Water Less heroes

Visit her secret, water-efficient garden

Abbey Calhoun reduces her household water bill by using a rain barrel to collect rainwater that she uses to water her garden.

Abbey Calhoun reduces her household water bill by using a rain barrel to collect rainwater that she uses to water her garden.

Abbey Calhoun ascribes to the notion that a beautiful yard doesn’t have to be a thirsty yard.

Calhoun, recently retired, tends to her yard in Satellite Beach (Brevard County) with the same passion that she exhibited caring for her patients during her nursing career. She’s a Water Less hero whose back yard celebrates plucky creativity and the wondrous flora of natural Florida.

We follow the watering rules and only water on the permitted days. But if it has been raining during the week, we don’t even use (our sprinklers).

Abbey Calhoun

“We’ve done away with about half of the turf in our backyard,” Calhoun says, beaming. “We’re very careful about using our sprinklers, too. We follow the watering rules and only water on the permitted days. But if it has been raining during the week, we don’t even use them.”

Calhoun doesn’t just conserve water; she seeks alternative irrigation sources, including rain barrels. An orange barrel in the front yard collects rainwater from the roof. A nearby pan captures the overflow from the barrel. Out back, another barrel captures rain from the east-facing roof. At one point, the barrel was linked to a secondary barrel, but it needs to be repaired. It’s something that Marvin Land, Calhoun’s husband, has added to his “honey do” list.

“Never have just one rain barrel,” says Land. “During a good storm, you’ll fill that barrel in what seems like 30 seconds. It’s a good idea to interlink barrels to catch the overflow.”

Florida-Friendly and native plants abound, softening the edges of the small, fenced-in lot. Calhoun points out some of the classics: spiderwort, firecracker plant, porterweed, coontie, sunshine mimosa and firespike.

“I’m trying to give the birds and the bees a place to go,” she says. “I’m trying to look out for the natives.”

There’s no reason that conservation can’t be inspired. There’s a circular herb garden fashioned from an RV spare tire cover and an outdoor shower where Calhoun rinses off and captures overspray in metal buckets to water plants.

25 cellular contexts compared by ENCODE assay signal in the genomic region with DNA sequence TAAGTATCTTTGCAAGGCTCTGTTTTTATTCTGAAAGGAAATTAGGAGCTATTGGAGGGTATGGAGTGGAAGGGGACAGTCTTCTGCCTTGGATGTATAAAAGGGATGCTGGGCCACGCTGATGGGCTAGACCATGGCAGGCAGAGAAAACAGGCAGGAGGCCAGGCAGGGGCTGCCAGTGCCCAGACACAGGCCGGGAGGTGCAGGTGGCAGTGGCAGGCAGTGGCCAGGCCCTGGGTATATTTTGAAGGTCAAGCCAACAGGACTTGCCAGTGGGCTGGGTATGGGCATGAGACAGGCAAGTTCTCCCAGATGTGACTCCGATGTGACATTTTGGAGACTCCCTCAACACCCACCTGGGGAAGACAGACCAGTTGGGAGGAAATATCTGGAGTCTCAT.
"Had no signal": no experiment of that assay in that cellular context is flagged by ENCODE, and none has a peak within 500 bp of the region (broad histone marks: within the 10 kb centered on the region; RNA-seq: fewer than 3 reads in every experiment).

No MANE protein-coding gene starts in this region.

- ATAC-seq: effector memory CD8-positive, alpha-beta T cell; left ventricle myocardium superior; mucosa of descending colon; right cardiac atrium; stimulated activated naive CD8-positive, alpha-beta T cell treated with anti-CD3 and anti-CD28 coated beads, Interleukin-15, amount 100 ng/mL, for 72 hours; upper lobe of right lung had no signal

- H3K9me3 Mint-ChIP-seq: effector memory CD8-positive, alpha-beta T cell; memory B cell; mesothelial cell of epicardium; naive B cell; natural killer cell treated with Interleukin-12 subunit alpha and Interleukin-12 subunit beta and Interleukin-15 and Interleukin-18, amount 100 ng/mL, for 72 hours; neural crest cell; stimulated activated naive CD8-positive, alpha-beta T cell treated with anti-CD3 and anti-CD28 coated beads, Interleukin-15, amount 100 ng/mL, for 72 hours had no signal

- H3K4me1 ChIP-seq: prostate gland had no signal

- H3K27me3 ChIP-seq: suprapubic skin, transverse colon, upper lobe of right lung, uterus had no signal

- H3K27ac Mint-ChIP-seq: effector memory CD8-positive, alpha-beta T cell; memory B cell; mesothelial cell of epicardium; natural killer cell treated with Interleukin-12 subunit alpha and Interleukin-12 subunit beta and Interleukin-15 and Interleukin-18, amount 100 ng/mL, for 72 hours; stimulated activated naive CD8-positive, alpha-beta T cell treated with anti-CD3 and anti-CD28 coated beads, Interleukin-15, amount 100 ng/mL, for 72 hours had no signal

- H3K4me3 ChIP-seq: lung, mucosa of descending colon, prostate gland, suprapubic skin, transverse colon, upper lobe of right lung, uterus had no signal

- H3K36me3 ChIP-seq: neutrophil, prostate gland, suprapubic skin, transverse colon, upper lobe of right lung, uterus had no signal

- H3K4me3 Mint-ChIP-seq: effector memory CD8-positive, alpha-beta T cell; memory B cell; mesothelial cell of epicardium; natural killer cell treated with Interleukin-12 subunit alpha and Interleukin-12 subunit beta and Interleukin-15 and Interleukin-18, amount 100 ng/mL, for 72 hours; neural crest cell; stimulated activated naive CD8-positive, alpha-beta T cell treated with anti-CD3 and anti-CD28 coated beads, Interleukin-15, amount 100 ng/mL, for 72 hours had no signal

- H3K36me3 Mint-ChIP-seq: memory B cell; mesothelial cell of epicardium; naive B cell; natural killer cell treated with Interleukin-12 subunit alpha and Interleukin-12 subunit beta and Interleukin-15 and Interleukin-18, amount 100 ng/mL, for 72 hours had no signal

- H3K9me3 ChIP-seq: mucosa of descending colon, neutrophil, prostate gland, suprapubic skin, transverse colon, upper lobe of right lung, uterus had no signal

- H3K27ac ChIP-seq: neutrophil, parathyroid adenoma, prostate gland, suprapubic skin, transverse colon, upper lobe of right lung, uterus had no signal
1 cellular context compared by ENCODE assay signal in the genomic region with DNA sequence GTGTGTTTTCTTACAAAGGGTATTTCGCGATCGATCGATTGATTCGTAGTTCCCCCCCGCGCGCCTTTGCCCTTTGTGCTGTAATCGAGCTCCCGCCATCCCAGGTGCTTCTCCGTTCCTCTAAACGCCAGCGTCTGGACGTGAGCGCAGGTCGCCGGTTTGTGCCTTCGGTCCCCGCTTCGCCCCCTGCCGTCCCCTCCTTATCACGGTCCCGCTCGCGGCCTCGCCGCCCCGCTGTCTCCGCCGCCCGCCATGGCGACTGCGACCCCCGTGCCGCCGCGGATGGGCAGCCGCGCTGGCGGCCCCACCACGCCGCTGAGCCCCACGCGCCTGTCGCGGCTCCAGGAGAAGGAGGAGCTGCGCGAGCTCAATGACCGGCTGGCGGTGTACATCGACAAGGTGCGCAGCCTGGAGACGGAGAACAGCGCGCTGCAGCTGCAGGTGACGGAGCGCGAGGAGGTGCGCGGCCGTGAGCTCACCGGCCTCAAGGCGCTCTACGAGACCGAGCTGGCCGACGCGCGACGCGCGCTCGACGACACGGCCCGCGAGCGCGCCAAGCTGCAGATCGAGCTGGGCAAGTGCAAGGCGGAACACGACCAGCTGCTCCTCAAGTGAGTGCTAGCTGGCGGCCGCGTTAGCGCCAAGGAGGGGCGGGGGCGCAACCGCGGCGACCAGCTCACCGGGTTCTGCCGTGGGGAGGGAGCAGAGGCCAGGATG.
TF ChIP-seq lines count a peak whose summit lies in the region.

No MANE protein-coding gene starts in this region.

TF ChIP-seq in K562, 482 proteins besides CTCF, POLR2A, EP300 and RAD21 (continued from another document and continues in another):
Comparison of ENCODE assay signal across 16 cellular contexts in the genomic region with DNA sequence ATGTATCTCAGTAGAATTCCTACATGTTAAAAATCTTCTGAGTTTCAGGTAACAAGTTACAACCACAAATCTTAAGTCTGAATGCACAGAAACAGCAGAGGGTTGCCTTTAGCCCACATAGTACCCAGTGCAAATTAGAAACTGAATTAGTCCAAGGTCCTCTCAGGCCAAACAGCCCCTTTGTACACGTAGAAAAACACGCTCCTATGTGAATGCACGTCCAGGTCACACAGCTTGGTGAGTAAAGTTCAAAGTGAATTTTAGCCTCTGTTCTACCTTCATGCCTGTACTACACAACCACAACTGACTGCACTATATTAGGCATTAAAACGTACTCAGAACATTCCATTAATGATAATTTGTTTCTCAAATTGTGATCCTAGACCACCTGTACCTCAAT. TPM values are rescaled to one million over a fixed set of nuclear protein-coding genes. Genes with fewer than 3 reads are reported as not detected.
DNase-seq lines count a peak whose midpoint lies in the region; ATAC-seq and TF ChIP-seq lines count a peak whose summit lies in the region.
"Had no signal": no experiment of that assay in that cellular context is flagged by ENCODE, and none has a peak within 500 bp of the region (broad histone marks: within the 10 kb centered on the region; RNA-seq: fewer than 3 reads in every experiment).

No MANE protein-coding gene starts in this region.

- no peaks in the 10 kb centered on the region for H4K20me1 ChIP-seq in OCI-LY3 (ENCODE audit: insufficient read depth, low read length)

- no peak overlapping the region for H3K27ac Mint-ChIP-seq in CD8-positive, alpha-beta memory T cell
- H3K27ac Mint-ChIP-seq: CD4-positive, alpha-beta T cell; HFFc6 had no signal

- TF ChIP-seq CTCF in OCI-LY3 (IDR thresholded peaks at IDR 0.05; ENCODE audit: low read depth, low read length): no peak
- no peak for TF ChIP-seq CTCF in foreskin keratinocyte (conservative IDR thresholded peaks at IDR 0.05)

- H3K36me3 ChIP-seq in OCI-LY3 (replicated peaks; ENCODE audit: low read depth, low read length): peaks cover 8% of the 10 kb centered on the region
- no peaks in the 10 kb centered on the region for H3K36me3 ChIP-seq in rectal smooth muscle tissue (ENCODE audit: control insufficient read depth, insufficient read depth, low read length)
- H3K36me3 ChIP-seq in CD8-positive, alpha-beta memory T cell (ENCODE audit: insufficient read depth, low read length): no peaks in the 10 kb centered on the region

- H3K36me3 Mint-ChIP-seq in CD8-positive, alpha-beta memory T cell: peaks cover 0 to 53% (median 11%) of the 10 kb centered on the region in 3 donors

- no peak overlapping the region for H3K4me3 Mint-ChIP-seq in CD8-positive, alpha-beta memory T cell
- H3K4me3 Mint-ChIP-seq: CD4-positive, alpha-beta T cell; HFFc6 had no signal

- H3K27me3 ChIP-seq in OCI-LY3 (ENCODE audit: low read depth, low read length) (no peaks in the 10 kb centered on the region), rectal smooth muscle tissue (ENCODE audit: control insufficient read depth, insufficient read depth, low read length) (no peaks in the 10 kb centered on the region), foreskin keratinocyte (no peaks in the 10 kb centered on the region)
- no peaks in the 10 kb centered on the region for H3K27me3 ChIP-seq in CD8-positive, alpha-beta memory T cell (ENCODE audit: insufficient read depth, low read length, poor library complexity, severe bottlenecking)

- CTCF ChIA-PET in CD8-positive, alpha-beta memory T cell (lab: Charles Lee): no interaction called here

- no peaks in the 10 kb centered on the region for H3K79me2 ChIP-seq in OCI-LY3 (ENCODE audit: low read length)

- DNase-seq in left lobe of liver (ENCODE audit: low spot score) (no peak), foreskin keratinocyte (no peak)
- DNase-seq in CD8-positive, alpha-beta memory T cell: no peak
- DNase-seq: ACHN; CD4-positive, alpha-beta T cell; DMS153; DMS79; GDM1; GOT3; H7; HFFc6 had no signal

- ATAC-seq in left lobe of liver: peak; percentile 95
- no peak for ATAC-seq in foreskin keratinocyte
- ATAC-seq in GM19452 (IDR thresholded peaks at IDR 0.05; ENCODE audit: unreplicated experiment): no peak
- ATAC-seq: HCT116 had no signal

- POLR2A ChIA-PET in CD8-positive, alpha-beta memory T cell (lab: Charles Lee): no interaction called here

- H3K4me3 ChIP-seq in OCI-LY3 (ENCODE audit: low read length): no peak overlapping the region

In addition to the plants, Calhoun has replaced much of the backyard with pavers, a small firepit that was a washing machine tub in another life and a barbeque pavilion where Land spends hours smoking brisket or grilling steaks.

“There are so many alternatives to turf grass that require little maintenance,” she says. “Our yard is small, but it is our little piece of paradise near the beach.”

Calhoun recommends the St. Johns River Water Management District’s Waterwise Plant Database for determining which plants are most appropriate for your landscape based on the natural growing conditions in your yard.

“Water is a precious resource that we all need to be mindful of conserving for future generations,” this Water Less hero says.

An orange rain barrel tucked away in brush

An orange rain barrel tucked away in brush in her front yard provides Abbey Calhoun with rainwater from her home’s roof that is used to water plants in the yard rather than running down storm drains.

See our past stories

Message from Dr. Ann Shortelle: District agriculture cost-share funding promotes water protection, conservation
Opening day at Headwaters Lake Boat Ramp is a smashing success!
Webinars target community association managers on water conservation
Message from Dr. Ann Shortelle: Funding opportunities available for Indian River Lagoon water quality projects